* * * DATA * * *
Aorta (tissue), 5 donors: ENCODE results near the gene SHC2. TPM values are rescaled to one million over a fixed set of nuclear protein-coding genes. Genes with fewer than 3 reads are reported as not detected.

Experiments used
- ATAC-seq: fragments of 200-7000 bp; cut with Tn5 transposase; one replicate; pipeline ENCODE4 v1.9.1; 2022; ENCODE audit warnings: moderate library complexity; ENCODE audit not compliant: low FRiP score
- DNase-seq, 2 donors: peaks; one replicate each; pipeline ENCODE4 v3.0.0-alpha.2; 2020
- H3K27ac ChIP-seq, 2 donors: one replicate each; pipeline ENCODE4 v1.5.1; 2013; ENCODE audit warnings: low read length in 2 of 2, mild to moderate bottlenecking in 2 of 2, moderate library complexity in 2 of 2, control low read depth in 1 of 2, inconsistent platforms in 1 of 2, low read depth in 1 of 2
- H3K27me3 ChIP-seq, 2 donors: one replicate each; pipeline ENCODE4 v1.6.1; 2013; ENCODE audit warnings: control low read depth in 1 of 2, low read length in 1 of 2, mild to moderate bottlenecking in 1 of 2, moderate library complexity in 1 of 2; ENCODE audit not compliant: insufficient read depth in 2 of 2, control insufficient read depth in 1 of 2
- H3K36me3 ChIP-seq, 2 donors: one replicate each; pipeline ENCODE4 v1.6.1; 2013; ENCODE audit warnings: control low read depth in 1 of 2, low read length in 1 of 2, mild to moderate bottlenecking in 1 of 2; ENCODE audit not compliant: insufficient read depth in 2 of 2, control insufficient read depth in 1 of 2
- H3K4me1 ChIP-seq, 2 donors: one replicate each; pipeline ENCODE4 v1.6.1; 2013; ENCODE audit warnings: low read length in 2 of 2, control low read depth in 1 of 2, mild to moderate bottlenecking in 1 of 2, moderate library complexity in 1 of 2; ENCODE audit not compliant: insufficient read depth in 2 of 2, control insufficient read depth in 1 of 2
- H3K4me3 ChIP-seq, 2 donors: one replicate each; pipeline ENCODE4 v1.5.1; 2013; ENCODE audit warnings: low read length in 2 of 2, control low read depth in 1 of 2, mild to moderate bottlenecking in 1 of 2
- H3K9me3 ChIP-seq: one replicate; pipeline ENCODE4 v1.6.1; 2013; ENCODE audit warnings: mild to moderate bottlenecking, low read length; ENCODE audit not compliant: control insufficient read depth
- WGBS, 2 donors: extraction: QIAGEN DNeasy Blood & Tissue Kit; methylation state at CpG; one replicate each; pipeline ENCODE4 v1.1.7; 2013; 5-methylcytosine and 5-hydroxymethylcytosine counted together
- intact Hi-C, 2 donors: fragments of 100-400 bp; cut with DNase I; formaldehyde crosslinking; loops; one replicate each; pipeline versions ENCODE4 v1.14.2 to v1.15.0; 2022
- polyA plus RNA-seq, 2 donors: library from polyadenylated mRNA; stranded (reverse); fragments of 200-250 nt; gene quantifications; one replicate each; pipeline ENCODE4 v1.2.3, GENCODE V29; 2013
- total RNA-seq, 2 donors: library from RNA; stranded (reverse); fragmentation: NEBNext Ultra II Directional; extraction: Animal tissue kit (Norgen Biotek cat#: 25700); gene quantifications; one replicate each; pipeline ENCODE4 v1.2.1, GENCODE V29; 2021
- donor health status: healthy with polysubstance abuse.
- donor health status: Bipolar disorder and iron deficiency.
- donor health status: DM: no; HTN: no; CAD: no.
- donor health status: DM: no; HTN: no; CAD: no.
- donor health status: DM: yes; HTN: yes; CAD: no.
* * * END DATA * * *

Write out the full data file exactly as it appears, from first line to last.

Aorta (tissue), 5 donors: ENCODE results near the gene SHC2. TPM values are rescaled to one million over a fixed set of nuclear protein-coding genes. Genes with fewer than 3 reads are reported as not detected.

Experiments used
- ATAC-seq: fragments of 200-7000 bp; cut with Tn5 transposase; one replicate; pipeline ENCODE4 v1.9.1; 2022; ENCODE audit warnings: moderate library complexity; ENCODE audit not compliant: low FRiP score
- DNase-seq, 2 donors: peaks; one replicate each; pipeline ENCODE4 v3.0.0-alpha.2; 2020
- H3K27ac ChIP-seq, 2 donors: one replicate each; pipeline ENCODE4 v1.5.1; 2013; ENCODE audit warnings: low read length in 2 of 2, mild to moderate bottlenecking in 2 of 2, moderate library complexity in 2 of 2, control low read depth in 1 of 2, inconsistent platforms in 1 of 2, low read depth in 1 of 2
- H3K27me3 ChIP-seq, 2 donors: one replicate each; pipeline ENCODE4 v1.6.1; 2013; ENCODE audit warnings: control low read depth in 1 of 2, low read length in 1 of 2, mild to moderate bottlenecking in 1 of 2, moderate library complexity in 1 of 2; ENCODE audit not compliant: insufficient read depth in 2 of 2, control insufficient read depth in 1 of 2
- H3K36me3 ChIP-seq, 2 donors: one replicate each; pipeline ENCODE4 v1.6.1; 2013; ENCODE audit warnings: control low read depth in 1 of 2, low read length in 1 of 2, mild to moderate bottlenecking in 1 of 2; ENCODE audit not compliant: insufficient read depth in 2 of 2, control insufficient read depth in 1 of 2
- H3K4me1 ChIP-seq, 2 donors: one replicate each; pipeline ENCODE4 v1.6.1; 2013; ENCODE audit warnings: low read length in 2 of 2, control low read depth in 1 of 2, mild to moderate bottlenecking in 1 of 2, moderate library complexity in 1 of 2; ENCODE audit not compliant: insufficient read depth in 2 of 2, control insufficient read depth in 1 of 2
- H3K4me3 ChIP-seq, 2 donors: one replicate each; pipeline ENCODE4 v1.5.1; 2013; ENCODE audit warnings: low read length in 2 of 2, control low read depth in 1 of 2, mild to moderate bottlenecking in 1 of 2
- H3K9me3 ChIP-seq: one replicate; pipeline ENCODE4 v1.6.1; 2013; ENCODE audit warnings: mild to moderate bottlenecking, low read length; ENCODE audit not compliant: control insufficient read depth
- WGBS, 2 donors: extraction: QIAGEN DNeasy Blood & Tissue Kit; methylation state at CpG; one replicate each; pipeline ENCODE4 v1.1.7; 2013; 5-methylcytosine and 5-hydroxymethylcytosine counted together
- intact Hi-C, 2 donors: fragments of 100-400 bp; cut with DNase I; formaldehyde crosslinking; loops; one replicate each; pipeline versions ENCODE4 v1.14.2 to v1.15.0; 2022
- polyA plus RNA-seq, 2 donors: library from polyadenylated mRNA; stranded (reverse); fragments of 200-250 nt; gene quantifications; one replicate each; pipeline ENCODE4 v1.2.3, GENCODE V29; 2013
- total RNA-seq, 2 donors: library from RNA; stranded (reverse); fragmentation: NEBNext Ultra II Directional; extraction: Animal tissue kit (Norgen Biotek cat#: 25700); gene quantifications; one replicate each; pipeline ENCODE4 v1.2.1, GENCODE V29; 2021
- donor health status: healthy with polysubstance abuse.
- donor health status: Bipolar disorder and iron deficiency.
- donor health status: DM: no; HTN: no; CAD: no.
- donor health status: DM: no; HTN: no; CAD: no.
- donor health status: DM: yes; HTN: yes; CAD: no.